1. Introduction

Mass production of polyurethane materials results in increase of the requirements for production technology of these plastics and their properties. Special emphasis is put on environment-friendly activities nowadays. Exclusion of toxic and dangerous substances from natural environment is becoming a very important aspect of these actions [1]. The desired effect of these modifications is the improvement of output properties of the raw materials processed with no deterioration of the final product properties. The properties of foams can be controlled by chemical or physical modification of foam structures [2, 3].

The fundamental materials for the production of polyurethanes are isocyanates and active hydrogen-containing compounds, that is, polyols. Isocyanates react both with active hydrogen-containing compounds and, given the right conditions, with each other. Therefore in case of foamed mixtures containing unreacted isocyanate, side reactions are possible. Newly formed isocyanuric structures can significantly decrease flammability of polyurethane foams produced [4, 5]. Instead of using excess of isocyanate, suitable (i.e., nitrogen-, boron-, or phosphorus-containing) polyols may be used to decrease flammability [5, 6].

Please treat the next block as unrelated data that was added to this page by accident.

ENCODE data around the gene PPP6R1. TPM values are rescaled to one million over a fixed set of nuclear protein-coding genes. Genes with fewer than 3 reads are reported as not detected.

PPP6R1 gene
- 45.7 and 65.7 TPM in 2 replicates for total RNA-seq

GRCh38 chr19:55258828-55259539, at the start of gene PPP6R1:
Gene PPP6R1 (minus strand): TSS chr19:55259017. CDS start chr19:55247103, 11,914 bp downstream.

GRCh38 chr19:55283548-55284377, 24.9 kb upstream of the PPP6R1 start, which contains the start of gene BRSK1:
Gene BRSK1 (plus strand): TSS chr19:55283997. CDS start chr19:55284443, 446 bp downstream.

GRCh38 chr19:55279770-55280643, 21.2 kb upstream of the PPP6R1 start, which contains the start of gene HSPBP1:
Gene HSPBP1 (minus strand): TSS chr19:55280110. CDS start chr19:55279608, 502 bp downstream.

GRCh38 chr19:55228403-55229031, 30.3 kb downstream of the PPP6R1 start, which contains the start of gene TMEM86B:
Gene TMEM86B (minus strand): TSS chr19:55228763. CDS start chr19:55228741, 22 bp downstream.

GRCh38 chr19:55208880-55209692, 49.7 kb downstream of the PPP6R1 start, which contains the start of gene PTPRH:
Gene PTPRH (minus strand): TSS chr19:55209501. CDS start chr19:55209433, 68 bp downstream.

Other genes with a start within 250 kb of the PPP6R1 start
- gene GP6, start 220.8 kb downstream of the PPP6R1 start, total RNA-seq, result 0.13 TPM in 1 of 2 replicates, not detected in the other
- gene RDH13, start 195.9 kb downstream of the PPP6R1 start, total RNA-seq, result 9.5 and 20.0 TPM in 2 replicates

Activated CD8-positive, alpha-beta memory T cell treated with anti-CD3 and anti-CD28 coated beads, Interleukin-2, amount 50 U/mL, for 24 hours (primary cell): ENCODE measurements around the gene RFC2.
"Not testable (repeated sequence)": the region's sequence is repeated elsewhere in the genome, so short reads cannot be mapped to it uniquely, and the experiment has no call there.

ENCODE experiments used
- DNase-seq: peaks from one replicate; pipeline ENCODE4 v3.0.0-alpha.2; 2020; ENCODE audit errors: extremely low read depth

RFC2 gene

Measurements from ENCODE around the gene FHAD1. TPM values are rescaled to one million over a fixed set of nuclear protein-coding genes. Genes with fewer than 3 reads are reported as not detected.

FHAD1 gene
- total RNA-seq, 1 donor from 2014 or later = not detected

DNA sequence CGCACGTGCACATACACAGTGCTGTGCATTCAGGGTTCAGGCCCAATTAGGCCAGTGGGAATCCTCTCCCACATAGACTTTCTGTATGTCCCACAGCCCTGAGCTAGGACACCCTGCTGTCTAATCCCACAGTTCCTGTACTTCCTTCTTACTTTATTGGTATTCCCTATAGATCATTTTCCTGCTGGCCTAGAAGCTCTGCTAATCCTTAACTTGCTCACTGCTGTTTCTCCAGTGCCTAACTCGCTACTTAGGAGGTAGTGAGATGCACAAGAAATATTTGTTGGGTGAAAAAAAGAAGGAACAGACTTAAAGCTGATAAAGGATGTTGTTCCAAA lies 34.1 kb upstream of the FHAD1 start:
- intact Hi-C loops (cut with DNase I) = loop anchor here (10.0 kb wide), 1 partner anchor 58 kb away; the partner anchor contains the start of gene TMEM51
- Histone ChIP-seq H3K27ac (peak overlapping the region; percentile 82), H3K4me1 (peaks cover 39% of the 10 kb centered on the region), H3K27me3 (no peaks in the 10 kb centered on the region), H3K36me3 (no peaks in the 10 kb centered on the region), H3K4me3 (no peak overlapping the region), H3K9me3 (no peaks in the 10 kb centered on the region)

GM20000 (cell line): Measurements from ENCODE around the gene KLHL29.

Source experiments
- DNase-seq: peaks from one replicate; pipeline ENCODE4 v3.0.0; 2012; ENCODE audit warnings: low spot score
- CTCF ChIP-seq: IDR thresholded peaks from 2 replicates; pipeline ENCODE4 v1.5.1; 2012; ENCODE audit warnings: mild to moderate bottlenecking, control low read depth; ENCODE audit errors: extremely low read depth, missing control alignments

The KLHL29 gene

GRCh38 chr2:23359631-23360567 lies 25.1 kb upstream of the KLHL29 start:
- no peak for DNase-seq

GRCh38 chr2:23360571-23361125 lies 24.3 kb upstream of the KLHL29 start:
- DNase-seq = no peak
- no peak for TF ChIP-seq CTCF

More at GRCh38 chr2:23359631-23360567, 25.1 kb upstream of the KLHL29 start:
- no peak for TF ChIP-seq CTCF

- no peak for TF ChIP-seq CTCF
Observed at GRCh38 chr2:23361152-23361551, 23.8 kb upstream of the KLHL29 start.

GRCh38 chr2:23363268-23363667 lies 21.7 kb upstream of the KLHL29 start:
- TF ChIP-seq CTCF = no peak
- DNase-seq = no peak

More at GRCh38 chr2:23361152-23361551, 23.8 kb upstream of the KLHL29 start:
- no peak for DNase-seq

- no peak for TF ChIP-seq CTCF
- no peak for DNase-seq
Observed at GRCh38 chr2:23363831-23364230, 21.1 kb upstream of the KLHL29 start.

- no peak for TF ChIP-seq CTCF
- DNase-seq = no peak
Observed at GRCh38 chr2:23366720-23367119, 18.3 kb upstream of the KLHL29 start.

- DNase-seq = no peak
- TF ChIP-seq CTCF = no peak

This work concentrates on the synthesis of new polyols from eco-friendly substrates [712], containing active hydrogen atoms together with nitrogen and boron atoms. It is suspected that these polyols will decrease flammability of rigid polyurethane foams.

2. Materials and Methods

2.1. Syntheses
2.1.1. Reactions of N,N′-Bis(2-hydroxypropyl)urea with Boric Acid-Synthesis EBUI

In a round bottom flask 6.6 g (0.0375 moles) N,N′-bis(2-hydroxypropyl)urea (BHPU) and 4.7 g (0.075 moles) boric acid (BA, pure, POCH, Poland) were placed. The reaction mixture was stirred mechanically at 110–130°C. The progress of reaction was monitored by determination of weight loss and acid number (AN) of reaction mixture.